Czink, 26, has always sort of existed on the fringes of the tour, making a one-day story here and there with a nice win or a close loss against a top player. But until Sunday in Quebec City she'd never actually won a tour title of any kind. Her singles crown came with wins over Severine Bremond-Beltrame, Nadia Petrova, Aleksandra Wozniak and Lucie Safarova. She's the oldest first-time singles champ on tour this year (beating out Maria Jose Martinez-Sanchez, who won her maiden title earlier this season, by a few months on title-winning day). Meanwhile, King had a great summer with WTT success and some wins as a wild card in the U.S. Open. She began her fall campaign by claiming her second doubles crown of the season, winning in Quebec City with Barbora Zahlavova-Strycova
SURPRISE: Alicia Molik/AUS
Molik sort of put Clijsters to shame, you know. I mean, Kim's only won ONE title in HER comeback. Ha. Yeah, putting things into perspective, Molik's ITF title in the Darwin $25K came with wins over a series of players -- Emily Webley-Smith, Isabella Holland, Sacha Jones & Sally Peers -- who haven't COMBINED to accomplish as much as former Top 10er Molik has, but after the battles with illness and injury that ultimately led to her retirement last year, coming back and winning five straight matches to take a title in her first tournament is quite an accomplishment. Winning four matches with Nicole Kriz to win the doubles was just icing on the cake... or should I say Vegemite on the bread, even though just the thought of that makes my stomach turn?
VETERANS: Kimiko Date-Krumm/JPN & Alberta Brianti/ITA
38-year old Date-Krumm hadn't played in a tour final since 1996 before her runner-up result with Sun Tiantian in the Guangzhou doubles final. Add to that she almost upset singles #1 seed Anabel Medina-Garrigues in the 1st Round, too. Brianti, 29, reached her first career tour singles final in Guangzhou, losing to Peer after getting wins over Lenka Wienerova & Ayumi Morita. She's something of a late bloomer, as the Italian's first career SF came in Portoroz earlier this season.
FRESH FACE: Ayumi Morita/JPN
the 19-year old reached her second SF of the season in Guangzhou, getting wins over Abigail Spears and Olga Savchuk.
DOWN: Nadia Petrova/RUS
Petrova had an awful summer run on hard courts that often included losses to Maria Sharapova. Then she make something of a surprisingly adept U.S. Open run, lasting until the Round of 16 and her sacrifice on the Altar of Oudin, "for the good of the tournament." In Quebec City as both the defending champion and the #1 seed, one hoped that she'd continue her momentum to kick off a better 4Q. Umm, nope. She went out in the QF, retiring after one set against eventual champ Melinda Czink.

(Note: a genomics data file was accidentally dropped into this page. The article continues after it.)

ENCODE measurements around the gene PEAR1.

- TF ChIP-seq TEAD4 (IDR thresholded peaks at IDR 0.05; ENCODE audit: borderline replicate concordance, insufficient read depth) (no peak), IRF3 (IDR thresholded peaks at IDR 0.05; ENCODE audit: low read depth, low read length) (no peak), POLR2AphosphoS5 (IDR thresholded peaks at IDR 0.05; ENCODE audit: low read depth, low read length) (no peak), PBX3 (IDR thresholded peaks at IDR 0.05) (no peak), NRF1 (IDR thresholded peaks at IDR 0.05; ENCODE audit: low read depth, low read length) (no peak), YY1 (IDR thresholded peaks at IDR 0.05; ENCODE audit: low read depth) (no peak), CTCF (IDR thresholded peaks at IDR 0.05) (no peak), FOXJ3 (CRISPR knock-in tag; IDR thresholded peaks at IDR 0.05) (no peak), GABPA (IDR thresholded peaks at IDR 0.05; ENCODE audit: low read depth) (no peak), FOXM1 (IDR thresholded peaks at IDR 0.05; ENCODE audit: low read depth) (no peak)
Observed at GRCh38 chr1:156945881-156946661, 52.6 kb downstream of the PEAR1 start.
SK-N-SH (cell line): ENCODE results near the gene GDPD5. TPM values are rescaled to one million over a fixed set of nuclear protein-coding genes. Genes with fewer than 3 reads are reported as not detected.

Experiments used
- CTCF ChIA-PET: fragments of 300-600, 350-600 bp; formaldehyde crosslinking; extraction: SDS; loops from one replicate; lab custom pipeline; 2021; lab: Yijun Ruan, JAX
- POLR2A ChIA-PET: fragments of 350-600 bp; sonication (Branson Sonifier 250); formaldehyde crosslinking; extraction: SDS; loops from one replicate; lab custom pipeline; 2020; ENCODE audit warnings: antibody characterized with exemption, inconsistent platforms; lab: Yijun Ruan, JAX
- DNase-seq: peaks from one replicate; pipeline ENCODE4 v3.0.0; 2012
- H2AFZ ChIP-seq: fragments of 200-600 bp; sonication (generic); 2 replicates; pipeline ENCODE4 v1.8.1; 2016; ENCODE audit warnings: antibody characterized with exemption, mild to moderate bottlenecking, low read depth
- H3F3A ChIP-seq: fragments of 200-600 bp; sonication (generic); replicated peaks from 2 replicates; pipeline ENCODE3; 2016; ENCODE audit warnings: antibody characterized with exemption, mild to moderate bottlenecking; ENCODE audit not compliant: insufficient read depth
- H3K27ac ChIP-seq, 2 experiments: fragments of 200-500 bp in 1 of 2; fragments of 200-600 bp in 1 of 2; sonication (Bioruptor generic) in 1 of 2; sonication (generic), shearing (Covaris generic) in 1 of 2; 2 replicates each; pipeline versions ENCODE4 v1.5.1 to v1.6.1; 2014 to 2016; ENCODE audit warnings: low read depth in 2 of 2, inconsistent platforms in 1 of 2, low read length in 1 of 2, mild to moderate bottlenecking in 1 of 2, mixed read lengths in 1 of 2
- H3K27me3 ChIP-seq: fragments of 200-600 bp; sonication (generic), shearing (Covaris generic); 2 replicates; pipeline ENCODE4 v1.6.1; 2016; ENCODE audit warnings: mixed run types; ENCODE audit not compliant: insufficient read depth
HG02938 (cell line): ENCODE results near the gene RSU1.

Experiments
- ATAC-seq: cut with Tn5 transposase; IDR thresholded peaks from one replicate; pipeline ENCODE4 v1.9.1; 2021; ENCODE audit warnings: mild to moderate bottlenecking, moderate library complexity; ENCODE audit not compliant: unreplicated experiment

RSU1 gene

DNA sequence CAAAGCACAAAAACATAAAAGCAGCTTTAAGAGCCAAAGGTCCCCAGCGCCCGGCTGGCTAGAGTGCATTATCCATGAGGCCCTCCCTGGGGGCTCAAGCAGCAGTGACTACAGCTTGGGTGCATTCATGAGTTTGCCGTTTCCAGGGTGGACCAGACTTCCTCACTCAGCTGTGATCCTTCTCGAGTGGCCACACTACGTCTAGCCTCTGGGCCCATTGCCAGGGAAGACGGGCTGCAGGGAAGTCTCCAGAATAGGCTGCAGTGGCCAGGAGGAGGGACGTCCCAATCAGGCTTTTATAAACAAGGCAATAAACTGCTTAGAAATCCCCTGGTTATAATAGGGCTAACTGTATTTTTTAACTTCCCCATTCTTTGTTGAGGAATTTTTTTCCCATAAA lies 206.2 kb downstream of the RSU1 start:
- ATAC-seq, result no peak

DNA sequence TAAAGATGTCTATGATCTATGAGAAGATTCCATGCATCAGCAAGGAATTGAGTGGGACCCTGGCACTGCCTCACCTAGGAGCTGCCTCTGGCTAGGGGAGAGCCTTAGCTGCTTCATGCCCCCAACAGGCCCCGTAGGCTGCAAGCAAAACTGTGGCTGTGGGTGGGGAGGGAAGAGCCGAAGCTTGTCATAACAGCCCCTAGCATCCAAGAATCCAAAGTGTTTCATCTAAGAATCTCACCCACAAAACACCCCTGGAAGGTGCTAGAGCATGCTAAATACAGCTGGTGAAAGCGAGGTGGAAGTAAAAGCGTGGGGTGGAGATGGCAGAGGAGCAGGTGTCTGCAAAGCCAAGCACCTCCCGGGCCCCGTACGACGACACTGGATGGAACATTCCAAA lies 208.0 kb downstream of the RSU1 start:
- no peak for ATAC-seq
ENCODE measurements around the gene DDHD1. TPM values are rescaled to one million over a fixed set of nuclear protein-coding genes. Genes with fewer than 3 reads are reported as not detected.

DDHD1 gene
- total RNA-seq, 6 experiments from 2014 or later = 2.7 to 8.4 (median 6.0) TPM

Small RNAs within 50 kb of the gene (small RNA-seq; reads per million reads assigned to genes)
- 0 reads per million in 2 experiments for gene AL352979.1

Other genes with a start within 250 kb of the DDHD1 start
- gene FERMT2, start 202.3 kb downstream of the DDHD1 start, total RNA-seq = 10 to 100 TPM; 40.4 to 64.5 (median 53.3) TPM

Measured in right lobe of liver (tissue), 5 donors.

ITF PLAYER: Aleksandra Dulgheru/ROU
Dulgheru, who won a tour event in Warsaw earlier this year, won her second ITF crown of '09 in a $100K in Sofia. She notched wins over Marta Domachowska, Petra Martic and Tathiana Garbin in a three-set final, 6-7/7-5/6-1.
JUNIOR STAR: Irina Khromacheva/RUS
they just keep coming, don't they? The 14-year old Hordette, #25 in the junior rankings, won the G1 Kentucky International Junior Tennis Derby in Lexington, defeating China's top junior, Zheng Saisai (#31), in the final.

1. Darwin $25K Final - Molik d. Peers
This comeback thing seems to be contagious. Hmmm, I wonder if someone else is paying attention?
2. Quebec City Final - Czink d. Safarova
Last week was one of those occasional good weeks for Safarova that make you wonder why she doesn't have more of them. She probably pushed her luck by knocking out Quebec native Stephanie Dubois in the 1st Round. Bad Quebec karma, you know.
3. Guangzhou Final - Peer d. Brianti
See what Dubai missed?
4. Guangzhou 1st Rd. - Medina-Garrigues d. Date-Krumm
Oh, Date-Krumm was SO CLOSE to maybe her biggest win since the Clinton administration... or since George H.W. Bush threw up in the lap of the Japanese prime minister. Whichever floats your boat.
5. Quebec City 1st Rd. - Czink d. Petrova
...7-6, ret.
You know I had to say it. So, here it goes... oh, Nadia.

Brisbane - Victoria Azarenka, BLR (age 19)
Hobart - Petra Kvitova, CZE (age 18)
Bogota - Maria Jose Martinez-Sanchez, ESP (age 26)
Charleston - Sabine Lisicki, GER (age 19)
Estoril - Yanina Wickmayer, BEL (age 19)
Strasbourg - Aravane Rezai, FRA (age 22)
Warsaw - Alexandra Dulgheru, ROU (age 19)
Birmingham - Magdalena Rybarikova, SVK (age 20)
Bad Gastein - Andrea Petkovic, GER (age 21)
Istanbul - Vera Dushevina, RUS (age 22)

Miami - Victoria Azarenka - def. S.Williams in Final

[last title]
Agnieszka Radwanska, POL [2008]
Lisa Raymond, USA [2003]
Lucie Safarova, CZE [2008]
Katarina Srebotnik, SLO [2005]

SEOUL, SOUTH KOREA (Int'l $220K/hard court indoor)
08 Final: Kirilenko d. Stosur
09 Top Seeds: Hantuchova/Medina-Garrigues

Kirilenko d. Hantuchova
Cirstea d. Bammer
Cirstea d. Kirilenko

...Kirilenko has been to the Seoul final the last two years. Three of her five career titles have come in Asia, while five of her eight career singles finals were in tournaments held on the continent. I just can't bring myself to pick her to defend her title, but I'll predict another final (while going with Cirstea to "defend" HER title from a year ago, only in a different week in a different city, as she won the 2008 version of this week's other tournament in Tashkent).

TASHKENT, UZBEKISTAN (Int'l $220K/hard court outdoor)
08 Final: Cirstea d. Lisicki
09 Top Seeds: Shvedova/Peer

Shvedova d. Voegele
Voskoboeva d. Peer
Shvedova d. Voskoboeva

...sure, Peer is the in-form player here. But the possibility of a post-title letdown, plus the chance to pick the WTA's first-ever all-Kazakh singles final proved too irresistible a force to overcome (even if Voegele vs. Peer might be a more likely pairing).

All for now.